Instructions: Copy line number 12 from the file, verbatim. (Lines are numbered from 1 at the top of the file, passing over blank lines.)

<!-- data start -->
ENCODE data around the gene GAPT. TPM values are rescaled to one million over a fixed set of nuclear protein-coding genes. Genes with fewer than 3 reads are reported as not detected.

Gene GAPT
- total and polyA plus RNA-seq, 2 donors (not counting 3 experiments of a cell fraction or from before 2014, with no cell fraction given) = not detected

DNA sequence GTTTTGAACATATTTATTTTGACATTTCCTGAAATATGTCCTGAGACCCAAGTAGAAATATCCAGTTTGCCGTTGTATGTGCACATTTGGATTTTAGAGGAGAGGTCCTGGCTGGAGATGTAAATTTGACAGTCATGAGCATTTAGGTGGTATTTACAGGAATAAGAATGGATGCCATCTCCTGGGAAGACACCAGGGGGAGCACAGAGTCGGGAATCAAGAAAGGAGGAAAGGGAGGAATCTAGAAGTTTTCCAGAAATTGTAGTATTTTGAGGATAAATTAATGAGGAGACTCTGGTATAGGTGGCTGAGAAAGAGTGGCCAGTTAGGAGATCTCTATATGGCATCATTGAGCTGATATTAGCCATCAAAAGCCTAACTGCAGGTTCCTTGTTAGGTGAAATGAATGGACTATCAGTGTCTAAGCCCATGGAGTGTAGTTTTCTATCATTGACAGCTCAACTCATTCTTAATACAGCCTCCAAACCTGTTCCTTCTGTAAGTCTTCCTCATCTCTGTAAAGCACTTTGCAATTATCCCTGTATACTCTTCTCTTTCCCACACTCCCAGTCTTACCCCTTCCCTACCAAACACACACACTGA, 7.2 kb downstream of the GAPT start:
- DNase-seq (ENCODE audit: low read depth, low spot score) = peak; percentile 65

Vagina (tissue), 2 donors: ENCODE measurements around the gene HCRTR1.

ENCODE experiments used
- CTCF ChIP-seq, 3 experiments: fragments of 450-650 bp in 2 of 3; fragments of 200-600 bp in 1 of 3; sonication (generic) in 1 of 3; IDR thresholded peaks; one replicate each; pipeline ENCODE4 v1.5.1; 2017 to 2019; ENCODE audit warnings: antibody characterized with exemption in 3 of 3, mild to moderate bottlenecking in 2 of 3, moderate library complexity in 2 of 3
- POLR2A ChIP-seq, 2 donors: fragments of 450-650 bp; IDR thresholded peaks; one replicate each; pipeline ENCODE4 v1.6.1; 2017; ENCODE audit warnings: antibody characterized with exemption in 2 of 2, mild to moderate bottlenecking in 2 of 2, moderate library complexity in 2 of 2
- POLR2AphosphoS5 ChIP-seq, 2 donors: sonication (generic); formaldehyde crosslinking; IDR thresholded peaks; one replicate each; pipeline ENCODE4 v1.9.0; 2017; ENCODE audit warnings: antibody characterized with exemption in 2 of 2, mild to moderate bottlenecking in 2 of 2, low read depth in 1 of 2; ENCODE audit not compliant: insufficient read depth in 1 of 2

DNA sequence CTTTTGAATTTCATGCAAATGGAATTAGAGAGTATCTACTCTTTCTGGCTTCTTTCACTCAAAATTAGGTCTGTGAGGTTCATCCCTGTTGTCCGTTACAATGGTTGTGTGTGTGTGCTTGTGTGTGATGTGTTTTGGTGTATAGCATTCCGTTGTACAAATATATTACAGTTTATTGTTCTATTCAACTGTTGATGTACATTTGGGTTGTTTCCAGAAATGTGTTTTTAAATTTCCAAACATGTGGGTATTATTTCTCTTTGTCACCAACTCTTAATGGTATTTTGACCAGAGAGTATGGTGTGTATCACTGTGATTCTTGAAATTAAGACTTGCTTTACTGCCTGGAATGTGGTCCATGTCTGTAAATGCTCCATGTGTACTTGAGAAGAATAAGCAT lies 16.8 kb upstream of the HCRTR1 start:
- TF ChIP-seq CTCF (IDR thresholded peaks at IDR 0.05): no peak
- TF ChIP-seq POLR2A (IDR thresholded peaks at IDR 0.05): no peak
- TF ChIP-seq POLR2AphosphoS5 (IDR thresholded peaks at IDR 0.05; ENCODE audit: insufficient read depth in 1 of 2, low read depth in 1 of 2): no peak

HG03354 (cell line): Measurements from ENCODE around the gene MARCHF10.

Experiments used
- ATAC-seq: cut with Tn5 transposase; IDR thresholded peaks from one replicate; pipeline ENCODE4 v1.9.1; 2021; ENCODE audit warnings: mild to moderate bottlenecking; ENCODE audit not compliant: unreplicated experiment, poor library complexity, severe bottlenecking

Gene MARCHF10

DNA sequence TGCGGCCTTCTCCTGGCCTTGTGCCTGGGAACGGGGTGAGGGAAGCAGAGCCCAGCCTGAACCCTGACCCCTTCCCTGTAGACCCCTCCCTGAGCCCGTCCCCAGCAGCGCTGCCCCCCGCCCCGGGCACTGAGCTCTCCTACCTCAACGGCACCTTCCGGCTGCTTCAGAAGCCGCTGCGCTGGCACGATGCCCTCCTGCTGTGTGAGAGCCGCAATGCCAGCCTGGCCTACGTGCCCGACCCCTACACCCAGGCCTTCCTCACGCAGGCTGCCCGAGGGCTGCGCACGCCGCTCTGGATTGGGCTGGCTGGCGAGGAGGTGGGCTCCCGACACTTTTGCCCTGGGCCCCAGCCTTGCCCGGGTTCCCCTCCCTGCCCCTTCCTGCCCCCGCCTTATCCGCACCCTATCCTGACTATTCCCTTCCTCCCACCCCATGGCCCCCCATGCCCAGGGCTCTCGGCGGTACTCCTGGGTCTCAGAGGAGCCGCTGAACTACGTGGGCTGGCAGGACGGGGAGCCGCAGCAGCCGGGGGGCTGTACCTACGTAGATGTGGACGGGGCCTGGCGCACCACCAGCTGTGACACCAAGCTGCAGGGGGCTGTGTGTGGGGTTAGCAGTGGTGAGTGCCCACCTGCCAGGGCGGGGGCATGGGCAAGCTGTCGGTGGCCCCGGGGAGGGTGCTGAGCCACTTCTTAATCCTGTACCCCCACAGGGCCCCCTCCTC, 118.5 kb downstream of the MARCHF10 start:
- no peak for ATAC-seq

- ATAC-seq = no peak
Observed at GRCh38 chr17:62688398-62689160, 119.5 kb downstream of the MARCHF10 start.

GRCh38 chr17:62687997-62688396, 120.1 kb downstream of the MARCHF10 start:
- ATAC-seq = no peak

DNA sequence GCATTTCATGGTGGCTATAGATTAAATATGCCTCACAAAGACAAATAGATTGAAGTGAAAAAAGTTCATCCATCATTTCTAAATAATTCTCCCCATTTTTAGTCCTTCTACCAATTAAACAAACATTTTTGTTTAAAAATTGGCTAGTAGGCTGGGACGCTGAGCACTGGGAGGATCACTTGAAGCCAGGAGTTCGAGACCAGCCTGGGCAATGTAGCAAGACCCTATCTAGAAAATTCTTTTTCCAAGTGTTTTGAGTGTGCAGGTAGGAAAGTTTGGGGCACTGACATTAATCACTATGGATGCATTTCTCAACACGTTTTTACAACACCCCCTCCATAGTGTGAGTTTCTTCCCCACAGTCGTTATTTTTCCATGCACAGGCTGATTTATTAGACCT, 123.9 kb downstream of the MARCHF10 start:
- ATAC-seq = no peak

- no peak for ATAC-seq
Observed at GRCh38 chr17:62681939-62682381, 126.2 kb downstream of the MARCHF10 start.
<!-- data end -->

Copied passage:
- TF ChIP-seq CTCF (IDR thresholded peaks at IDR 0.05): no peak